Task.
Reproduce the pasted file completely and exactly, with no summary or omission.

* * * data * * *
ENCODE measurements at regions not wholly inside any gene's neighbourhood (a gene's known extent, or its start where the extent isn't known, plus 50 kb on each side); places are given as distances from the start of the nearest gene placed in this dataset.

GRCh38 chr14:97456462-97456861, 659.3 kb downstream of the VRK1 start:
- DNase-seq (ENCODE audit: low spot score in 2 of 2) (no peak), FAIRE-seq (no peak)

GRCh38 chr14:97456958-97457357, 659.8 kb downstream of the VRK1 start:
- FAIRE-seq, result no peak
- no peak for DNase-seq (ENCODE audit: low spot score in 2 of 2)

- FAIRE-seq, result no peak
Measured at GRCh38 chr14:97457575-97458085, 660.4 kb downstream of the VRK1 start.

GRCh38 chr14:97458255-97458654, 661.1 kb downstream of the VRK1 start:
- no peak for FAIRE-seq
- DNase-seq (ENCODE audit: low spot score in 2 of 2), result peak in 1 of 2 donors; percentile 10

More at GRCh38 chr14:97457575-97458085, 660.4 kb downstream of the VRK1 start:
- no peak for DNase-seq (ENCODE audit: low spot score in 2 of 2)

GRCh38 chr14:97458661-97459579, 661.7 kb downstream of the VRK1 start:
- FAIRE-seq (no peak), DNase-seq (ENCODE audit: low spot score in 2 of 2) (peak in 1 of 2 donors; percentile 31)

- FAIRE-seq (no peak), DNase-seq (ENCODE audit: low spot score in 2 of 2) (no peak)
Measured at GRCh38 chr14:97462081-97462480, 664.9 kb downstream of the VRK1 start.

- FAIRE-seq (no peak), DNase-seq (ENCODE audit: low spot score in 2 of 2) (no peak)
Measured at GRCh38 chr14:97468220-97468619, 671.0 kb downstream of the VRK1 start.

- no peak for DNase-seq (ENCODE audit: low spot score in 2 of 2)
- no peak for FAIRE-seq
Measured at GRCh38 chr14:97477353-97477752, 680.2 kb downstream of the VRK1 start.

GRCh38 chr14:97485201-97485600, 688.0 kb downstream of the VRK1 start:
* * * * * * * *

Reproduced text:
ENCODE measurements at regions not wholly inside any gene's neighbourhood (a gene's known extent, or its start where the extent isn't known, plus 50 kb on each side); places are given as distances from the start of the nearest gene placed in this dataset.

GRCh38 chr14:97456462-97456861, 659.3 kb downstream of the VRK1 start:
- DNase-seq (ENCODE audit: low spot score in 2 of 2) (no peak), FAIRE-seq (no peak)

GRCh38 chr14:97456958-97457357, 659.8 kb downstream of the VRK1 start:
- FAIRE-seq, result no peak
- no peak for DNase-seq (ENCODE audit: low spot score in 2 of 2)

- FAIRE-seq, result no peak
Measured at GRCh38 chr14:97457575-97458085, 660.4 kb downstream of the VRK1 start.

GRCh38 chr14:97458255-97458654, 661.1 kb downstream of the VRK1 start:
- no peak for FAIRE-seq
- DNase-seq (ENCODE audit: low spot score in 2 of 2), result peak in 1 of 2 donors; percentile 10

More at GRCh38 chr14:97457575-97458085, 660.4 kb downstream of the VRK1 start:
- no peak for DNase-seq (ENCODE audit: low spot score in 2 of 2)

GRCh38 chr14:97458661-97459579, 661.7 kb downstream of the VRK1 start:
- FAIRE-seq (no peak), DNase-seq (ENCODE audit: low spot score in 2 of 2) (peak in 1 of 2 donors; percentile 31)

- FAIRE-seq (no peak), DNase-seq (ENCODE audit: low spot score in 2 of 2) (no peak)
Measured at GRCh38 chr14:97462081-97462480, 664.9 kb downstream of the VRK1 start.

- FAIRE-seq (no peak), DNase-seq (ENCODE audit: low spot score in 2 of 2) (no peak)
Measured at GRCh38 chr14:97468220-97468619, 671.0 kb downstream of the VRK1 start.

- no peak for DNase-seq (ENCODE audit: low spot score in 2 of 2)
- no peak for FAIRE-seq
Measured at GRCh38 chr14:97477353-97477752, 680.2 kb downstream of the VRK1 start.

GRCh38 chr14:97485201-97485600, 688.0 kb downstream of the VRK1 start: